From Food for a Future by Jon Wynne-Tyson, published 1979 by Universe Books, 381 Park Avenue South, New York, N. Y. 10016, U.S.A.
pages 110-111, footnote page 114:

It is interesting and possibly very relevant that lifelong vegans seldom suffer from B12 deficiency. Where deficiency has been established, it has been mostly in people who have switched, perhaps too abruptly, from a diet based on animal products. This has helped to prompt the suspicion that as children brought up from birth on a vegan diet are able to absorb the B12 made by the bacteria in their colons, it may be that the perversion of the body's chemistry through meat eating has made it impossible for a small number of people to switch to the more natural vegan diet later in life without showing signs of B12 deficiency. (2)

This is not to say, of course, that symptoms due to inadequate intake of B12 are not to be found in malnourished people the world over, whether they are omnivorous or more selective in their eating habits. An inadequate diet will be deficient in a great many elements, whether or not meat is included. Although volumes have been written about B12, it is in our knowledge of man's adaptational abilities that we have far to go; the uncertainties surrounding a clearly inadequate intake (irrespective of absorptional capacity) are less in dispute.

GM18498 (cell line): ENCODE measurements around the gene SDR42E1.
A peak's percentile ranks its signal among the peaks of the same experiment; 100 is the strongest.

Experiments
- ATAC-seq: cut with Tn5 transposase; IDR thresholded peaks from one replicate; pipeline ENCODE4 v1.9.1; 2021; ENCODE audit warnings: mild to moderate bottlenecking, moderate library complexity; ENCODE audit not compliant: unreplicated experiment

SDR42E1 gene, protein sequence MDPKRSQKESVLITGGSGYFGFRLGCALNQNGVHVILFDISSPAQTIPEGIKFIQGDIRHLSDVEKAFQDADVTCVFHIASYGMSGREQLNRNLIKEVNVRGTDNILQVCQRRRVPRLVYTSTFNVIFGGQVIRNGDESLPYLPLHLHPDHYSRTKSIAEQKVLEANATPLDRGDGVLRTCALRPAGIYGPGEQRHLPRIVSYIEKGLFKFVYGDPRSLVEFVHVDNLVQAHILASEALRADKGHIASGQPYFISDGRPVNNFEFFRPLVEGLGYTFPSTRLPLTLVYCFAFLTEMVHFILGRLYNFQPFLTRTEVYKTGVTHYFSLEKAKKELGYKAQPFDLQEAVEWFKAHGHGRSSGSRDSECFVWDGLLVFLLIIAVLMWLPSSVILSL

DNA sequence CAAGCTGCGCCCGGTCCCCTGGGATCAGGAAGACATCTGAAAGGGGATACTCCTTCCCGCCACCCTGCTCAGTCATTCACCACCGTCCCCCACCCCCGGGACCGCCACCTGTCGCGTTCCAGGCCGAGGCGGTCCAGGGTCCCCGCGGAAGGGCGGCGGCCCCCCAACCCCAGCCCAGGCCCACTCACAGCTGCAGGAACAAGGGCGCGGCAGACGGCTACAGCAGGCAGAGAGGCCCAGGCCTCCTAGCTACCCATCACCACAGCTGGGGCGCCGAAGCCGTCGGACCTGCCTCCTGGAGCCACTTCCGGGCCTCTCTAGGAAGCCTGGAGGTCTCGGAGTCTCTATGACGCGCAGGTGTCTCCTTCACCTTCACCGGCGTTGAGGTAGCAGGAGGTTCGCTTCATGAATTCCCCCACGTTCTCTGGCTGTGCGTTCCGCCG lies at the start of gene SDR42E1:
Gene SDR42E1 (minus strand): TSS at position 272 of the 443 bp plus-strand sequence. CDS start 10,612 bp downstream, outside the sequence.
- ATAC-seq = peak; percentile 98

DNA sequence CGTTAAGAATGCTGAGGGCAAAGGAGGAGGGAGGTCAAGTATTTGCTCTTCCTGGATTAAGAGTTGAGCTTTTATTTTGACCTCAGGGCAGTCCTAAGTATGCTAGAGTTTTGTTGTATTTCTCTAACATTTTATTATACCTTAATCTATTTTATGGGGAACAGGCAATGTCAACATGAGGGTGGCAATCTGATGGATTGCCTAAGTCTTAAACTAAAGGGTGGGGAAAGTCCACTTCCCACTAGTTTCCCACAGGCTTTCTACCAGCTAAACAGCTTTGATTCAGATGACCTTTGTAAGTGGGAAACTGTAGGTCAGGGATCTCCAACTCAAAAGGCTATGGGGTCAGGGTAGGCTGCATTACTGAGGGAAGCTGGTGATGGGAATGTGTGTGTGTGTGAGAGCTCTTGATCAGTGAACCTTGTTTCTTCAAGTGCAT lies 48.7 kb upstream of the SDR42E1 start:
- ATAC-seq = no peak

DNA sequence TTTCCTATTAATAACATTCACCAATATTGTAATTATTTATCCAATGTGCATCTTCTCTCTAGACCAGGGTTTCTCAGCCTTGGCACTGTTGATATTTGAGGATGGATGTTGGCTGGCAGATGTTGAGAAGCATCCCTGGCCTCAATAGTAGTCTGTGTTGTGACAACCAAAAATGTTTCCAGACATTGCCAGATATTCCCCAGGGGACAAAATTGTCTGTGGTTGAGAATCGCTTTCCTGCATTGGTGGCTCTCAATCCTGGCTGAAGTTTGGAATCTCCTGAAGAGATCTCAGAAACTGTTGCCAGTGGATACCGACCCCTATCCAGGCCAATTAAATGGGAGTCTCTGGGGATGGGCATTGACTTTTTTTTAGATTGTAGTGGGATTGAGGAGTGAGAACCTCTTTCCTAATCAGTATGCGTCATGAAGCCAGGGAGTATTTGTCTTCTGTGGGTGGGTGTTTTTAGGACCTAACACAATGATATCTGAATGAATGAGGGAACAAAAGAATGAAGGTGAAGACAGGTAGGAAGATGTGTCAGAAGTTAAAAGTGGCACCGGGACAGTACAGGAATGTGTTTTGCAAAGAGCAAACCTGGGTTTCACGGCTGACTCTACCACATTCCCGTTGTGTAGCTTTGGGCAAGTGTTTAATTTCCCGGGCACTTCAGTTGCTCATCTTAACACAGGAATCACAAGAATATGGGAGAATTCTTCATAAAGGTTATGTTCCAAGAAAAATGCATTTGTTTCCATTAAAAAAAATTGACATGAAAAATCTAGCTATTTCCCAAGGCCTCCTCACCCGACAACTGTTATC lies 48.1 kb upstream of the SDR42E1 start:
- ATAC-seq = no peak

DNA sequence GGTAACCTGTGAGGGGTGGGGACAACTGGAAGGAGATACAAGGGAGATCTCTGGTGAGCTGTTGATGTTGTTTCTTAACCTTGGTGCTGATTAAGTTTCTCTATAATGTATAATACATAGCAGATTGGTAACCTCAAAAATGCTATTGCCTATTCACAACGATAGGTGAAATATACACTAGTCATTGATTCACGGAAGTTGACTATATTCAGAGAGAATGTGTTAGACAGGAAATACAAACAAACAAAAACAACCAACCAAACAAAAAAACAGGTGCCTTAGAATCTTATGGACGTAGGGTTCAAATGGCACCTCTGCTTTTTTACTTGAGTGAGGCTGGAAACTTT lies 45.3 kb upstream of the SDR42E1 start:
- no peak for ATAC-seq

It is known that the bacteria in the human colon synthesise B12, but that in most cases this is not available for absorption by the large intestine because the absorption takes place in the lower end of the ileum (or small intestine). This absorption depends upon the presense of the 'intrinsic factor', a protein-like substance produced in the stomach. In the case of pernicious anemia, for instance, this intrinsic factor is absent.

There is some evidence that the large intestine of vegans can absorb B12 (Ellis, F.R.; Wokes, F., 'Vitamin B12', the Vegan, Winter 1966/67) - a point that may well be given more prominence as research continues.

[...]* To put the horse more squarely before the cart, there is a good deal of support for the theory that man lost his ability to manage without dietary B12 when he took to meat eating, which caused the bacterium Escherichia coli to move further down his intestinal tract to beyond the point at which B12 could be absorbed (see A. G. Long and F. Wokjes, 'Vitamins and Minerals in Plants', Plant Foods for Human Nutrition, Vol. 1, No. 1, May 1968). The upward movement of the Escherichia, it may be, is encouraged by a return to that vegan pattern we abondoned. However, the inner reaches of our guts are not of universal fascination and most of us prefer to leave the problems of bacterial balance to the scientists. I must leave it to the relaly keen reader to explore for himself in greater depth.